AS CHINA emerges and grows as a regional and world power it sometimes takes actions and positions that alarm the United States.
Examples include, in the military sphere, development and testing of anti-satellite weapons. America's intelligence collection and conduct of modern warfare depend on its unchallenged superiority in the use of satellites.
Perhaps even more alarming - and definitely more annoying, since this is a position we put ourselves into through imprudent budgeting and taxation policies - is China's recent threat to use the $900 billion in U.S. bonds it holds to damage the American economy if the United States takes economic measures against it.
Much light is cast on the whole picture - what China is doing and what U.S. policies should be - by a brilliant and useful new collection of essays published in June by the University of Pittsburgh Press. It is called China's Rise and the Balance of Influence in Asia. The book's editors (and the authors of the bookends of its 10 essays) are William W. Keller and Thomas G. Rawski. Mr. Keller is director of the Matthew B. Ridgway Center for International Security Studies and Dr. Rawski a professor of economics and history, both at Pitt.
Reading the book will not set your mind at ease about China's capabilities or intentions, particularly if you are attached to the concept that America is and will stay the world's sole superpower. The book's discussion of various aspects of China will, however, make its actions more comprehensible and provide a clearer context for evaluating evolving U.S. policies for dealing with China, including some of its more challenging aspirations.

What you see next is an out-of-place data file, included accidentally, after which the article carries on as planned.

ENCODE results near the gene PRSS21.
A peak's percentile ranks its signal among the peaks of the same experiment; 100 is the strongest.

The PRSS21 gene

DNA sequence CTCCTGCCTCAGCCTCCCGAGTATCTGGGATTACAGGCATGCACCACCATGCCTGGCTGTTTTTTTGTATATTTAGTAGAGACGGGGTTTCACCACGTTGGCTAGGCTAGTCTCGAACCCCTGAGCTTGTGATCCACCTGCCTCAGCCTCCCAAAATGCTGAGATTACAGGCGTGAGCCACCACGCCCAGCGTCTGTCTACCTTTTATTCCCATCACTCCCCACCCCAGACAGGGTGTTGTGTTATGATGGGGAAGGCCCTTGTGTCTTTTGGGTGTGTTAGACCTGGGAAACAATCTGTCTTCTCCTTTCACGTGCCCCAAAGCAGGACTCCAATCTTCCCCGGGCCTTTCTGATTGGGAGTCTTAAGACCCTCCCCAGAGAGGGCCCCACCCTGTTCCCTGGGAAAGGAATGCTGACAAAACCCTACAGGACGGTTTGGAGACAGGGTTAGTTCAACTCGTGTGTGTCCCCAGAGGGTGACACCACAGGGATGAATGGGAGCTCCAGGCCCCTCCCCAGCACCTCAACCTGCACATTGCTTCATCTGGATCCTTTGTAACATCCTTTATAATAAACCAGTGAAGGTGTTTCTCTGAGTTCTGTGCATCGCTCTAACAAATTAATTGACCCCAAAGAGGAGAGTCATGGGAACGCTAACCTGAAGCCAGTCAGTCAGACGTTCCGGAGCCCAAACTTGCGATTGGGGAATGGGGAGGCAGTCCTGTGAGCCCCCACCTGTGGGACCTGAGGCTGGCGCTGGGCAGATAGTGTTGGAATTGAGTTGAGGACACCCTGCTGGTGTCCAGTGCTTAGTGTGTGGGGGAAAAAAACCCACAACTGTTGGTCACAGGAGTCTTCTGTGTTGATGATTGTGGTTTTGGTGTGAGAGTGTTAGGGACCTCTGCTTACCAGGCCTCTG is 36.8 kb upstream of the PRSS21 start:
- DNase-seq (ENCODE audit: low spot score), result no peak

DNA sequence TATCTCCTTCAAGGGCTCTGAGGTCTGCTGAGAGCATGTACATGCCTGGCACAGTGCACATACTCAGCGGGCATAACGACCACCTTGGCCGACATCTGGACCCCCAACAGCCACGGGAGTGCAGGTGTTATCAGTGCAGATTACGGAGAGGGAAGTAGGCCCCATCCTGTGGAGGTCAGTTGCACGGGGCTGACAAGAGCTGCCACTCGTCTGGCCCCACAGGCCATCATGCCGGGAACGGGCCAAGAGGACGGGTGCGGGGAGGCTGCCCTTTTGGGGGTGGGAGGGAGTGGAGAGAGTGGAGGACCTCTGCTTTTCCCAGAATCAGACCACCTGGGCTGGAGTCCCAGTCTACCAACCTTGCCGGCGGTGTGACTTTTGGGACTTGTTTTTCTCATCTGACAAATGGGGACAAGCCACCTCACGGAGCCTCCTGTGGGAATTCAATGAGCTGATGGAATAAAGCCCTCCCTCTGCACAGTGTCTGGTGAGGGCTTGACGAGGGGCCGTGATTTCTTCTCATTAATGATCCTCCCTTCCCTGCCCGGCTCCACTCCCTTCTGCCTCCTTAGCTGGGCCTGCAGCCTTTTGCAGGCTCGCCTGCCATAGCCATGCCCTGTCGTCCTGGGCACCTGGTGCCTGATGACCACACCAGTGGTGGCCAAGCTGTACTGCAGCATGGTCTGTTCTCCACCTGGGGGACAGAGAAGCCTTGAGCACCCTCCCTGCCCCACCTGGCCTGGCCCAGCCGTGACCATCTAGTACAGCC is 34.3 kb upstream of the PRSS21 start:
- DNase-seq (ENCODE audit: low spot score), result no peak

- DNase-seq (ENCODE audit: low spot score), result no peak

These policies could include - one awful day - how the United States should respond if China grabs Taiwan.
I came away from the book comforted that one of my long-held bases of analysis - that China is basically a mercantile country - remained firmly in place. Perhaps because it is a traditional Chinese strength, but also because increasing prosperity in the country is the glue that keeps the country's 1.3 billion people accepting of rule by an aging, obsolete Communist Party, the book underlines that China is currently dealing with the rest of Asia and the world through commercial diplomacy. It is well-placed to do this; its foreign trade has grown in recent years at more than 14 percent per annum.
That's better than military conquest, such as Japan tried in the 1930s with its Greater East Asia Co-prosperity Sphere. At the same time, I hadn't realized - and the book points out - just how good the Chinese are at commercial diplomacy and the way their influence has expanded throughout the region. At a time when the use of coercive military force is generally considered unacceptable - unless you are the rogue U.S. government - the Chinese approach is more insidious, deeper, and longer lasting.
Facts that I found startling, reflecting my own ignorance, included China's having passed the United States as South Korea's and Japan's largest trading partners in the first half of this decade. That means that China's relationships with these countries now are most akin to America's with Canada and Mexico.